Public good

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A public good is a good which is nonexcludable and nondepletable (or non-rivalrous). The first condition means that it is impossible to keep anyone from partaking in the good, and the second condition means that one consumer's consumption of the good does not prevent others from consuming it. It is therefore inefficient for private companies to produce public goods, since they cannot ensure that customers pay them for it. Therefore, the government produces most public goods so it can collect compensation through taxes.

Explained another way, a public good is available to all such that consumption by one person does not reduce its availability to others.

There is some controversy as to whether any public goods actually exist. For instance, lighthouses were once deemed to be public goods, since anyone who sails by can use the lighthouse to avoid hitting reefs, without having to pay a fee. But in some cases, lighthouses have been funded by nearby harbors, without the need for government subsidies.[1] Likewise, radio broadcasts are non-excludable and non-rivalrous in that it is difficult to force listeners to pay a fee, but such broadcasts are usually funded through advertising. The proven economic viability of private security, and the successful outsourcing of certain police services, such as bad check investigations, to private firms, suggests that even some aspects of the core government function of crime control might be privatized.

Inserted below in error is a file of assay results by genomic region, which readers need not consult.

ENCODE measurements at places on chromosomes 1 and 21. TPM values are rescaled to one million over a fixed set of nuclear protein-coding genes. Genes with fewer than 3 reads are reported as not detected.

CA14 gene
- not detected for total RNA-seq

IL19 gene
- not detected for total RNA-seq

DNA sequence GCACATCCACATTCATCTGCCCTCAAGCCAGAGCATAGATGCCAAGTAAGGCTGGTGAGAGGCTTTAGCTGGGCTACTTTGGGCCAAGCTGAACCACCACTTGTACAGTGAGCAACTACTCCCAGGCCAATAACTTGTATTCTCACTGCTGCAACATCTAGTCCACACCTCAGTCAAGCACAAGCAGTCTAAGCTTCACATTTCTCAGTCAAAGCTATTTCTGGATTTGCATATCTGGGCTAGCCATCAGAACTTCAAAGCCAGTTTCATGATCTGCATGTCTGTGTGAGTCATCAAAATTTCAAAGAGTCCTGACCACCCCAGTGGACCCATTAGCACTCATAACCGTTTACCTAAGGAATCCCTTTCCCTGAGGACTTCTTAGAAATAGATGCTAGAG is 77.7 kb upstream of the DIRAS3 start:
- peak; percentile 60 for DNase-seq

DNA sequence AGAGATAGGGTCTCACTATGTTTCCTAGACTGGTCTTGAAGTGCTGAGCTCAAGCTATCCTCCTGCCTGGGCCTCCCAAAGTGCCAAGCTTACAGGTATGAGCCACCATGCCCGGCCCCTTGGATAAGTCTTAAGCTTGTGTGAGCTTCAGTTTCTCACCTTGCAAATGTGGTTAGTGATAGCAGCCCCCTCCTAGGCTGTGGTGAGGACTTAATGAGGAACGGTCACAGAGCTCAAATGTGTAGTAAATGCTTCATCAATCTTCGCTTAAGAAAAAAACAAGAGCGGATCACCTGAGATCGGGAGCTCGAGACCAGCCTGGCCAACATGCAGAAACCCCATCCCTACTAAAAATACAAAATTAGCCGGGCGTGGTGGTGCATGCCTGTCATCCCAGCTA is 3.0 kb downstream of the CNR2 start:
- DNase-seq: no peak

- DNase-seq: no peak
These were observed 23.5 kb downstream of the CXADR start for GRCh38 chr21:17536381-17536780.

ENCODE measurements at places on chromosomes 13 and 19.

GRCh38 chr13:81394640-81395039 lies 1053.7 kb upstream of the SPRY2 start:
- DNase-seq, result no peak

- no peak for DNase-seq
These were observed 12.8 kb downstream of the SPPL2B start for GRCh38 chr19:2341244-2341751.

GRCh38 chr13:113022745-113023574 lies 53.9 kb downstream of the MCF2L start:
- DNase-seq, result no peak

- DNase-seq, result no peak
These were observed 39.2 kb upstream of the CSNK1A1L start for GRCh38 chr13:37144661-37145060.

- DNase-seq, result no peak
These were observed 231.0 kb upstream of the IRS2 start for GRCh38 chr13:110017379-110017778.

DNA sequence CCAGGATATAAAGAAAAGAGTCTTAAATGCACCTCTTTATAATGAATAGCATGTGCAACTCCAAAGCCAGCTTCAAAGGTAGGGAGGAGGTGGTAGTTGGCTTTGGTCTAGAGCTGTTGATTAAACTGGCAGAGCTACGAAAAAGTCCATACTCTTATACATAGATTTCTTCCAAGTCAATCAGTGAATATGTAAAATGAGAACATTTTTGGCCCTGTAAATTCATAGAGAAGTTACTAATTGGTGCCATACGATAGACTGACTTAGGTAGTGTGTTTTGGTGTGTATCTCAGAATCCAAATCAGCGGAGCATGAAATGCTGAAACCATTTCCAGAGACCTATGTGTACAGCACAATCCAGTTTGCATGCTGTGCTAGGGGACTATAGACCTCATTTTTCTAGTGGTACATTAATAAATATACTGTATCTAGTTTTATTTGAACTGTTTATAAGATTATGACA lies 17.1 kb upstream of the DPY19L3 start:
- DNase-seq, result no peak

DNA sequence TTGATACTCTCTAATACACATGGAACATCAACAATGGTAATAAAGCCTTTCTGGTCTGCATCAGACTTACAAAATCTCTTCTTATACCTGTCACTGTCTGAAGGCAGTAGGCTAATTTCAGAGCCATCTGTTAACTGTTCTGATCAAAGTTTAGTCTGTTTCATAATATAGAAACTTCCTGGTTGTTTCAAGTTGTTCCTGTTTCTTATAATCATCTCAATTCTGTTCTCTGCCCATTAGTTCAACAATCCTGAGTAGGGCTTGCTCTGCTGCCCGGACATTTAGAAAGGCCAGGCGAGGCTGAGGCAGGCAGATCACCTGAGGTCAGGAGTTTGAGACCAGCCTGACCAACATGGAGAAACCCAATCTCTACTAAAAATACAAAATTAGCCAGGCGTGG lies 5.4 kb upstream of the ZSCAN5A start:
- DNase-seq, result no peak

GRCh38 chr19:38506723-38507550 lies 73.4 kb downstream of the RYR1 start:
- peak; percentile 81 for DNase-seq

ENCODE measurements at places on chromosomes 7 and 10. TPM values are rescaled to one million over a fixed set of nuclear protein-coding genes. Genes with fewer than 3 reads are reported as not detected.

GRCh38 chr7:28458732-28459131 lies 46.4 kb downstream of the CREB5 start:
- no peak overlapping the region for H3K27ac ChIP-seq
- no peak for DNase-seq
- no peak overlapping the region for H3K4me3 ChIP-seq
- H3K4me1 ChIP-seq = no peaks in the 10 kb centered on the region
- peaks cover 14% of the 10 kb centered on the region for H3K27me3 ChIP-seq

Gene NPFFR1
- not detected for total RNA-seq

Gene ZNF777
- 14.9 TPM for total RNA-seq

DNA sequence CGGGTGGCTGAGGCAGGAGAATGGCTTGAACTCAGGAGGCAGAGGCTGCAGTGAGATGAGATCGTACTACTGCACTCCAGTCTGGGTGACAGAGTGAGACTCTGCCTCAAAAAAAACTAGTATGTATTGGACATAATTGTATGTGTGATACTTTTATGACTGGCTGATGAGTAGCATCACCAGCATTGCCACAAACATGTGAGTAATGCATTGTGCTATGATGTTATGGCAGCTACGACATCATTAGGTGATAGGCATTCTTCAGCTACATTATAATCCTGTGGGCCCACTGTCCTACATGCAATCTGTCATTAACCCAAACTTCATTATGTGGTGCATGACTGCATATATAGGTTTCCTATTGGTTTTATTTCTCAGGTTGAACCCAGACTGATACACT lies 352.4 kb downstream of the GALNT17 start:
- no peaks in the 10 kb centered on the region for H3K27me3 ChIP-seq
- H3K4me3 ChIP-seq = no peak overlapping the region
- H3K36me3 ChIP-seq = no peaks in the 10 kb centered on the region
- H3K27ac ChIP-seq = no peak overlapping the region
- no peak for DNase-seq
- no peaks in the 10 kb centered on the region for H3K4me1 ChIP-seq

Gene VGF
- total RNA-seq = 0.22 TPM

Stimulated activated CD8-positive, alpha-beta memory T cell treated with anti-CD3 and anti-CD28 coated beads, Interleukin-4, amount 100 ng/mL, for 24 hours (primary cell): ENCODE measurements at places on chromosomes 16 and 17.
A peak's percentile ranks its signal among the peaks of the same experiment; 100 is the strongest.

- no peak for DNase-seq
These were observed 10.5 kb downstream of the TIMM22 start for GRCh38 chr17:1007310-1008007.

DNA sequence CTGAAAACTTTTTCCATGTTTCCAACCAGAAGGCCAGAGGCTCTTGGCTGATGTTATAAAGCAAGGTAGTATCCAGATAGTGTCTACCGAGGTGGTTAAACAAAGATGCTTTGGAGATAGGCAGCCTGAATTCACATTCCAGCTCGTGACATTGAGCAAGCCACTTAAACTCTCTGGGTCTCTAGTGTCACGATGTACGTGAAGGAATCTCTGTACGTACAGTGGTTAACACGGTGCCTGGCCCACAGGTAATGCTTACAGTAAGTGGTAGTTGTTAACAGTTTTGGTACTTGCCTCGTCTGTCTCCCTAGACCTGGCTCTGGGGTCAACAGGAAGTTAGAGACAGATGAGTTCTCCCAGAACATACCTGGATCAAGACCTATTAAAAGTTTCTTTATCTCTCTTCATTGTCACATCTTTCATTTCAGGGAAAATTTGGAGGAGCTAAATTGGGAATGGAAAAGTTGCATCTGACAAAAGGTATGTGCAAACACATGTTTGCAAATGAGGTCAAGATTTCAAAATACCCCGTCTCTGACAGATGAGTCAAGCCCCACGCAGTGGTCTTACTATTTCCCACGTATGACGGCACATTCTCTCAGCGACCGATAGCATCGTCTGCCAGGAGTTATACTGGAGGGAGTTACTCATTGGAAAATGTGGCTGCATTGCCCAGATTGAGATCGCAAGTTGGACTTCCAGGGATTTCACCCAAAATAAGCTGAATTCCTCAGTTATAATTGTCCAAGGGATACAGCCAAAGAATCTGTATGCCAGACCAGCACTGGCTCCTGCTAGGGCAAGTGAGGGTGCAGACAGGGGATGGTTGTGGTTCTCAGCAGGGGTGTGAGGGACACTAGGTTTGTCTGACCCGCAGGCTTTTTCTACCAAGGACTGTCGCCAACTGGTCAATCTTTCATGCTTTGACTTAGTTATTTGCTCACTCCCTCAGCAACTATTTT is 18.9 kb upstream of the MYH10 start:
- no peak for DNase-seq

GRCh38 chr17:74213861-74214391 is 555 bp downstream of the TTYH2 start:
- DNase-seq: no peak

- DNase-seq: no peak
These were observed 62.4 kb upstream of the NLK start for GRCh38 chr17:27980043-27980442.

Examples

  • National defense. It protects every resident of the country, and one person's partaking of it does not diminish its benefits to others.
  • Public parks.
  • The Internet.

References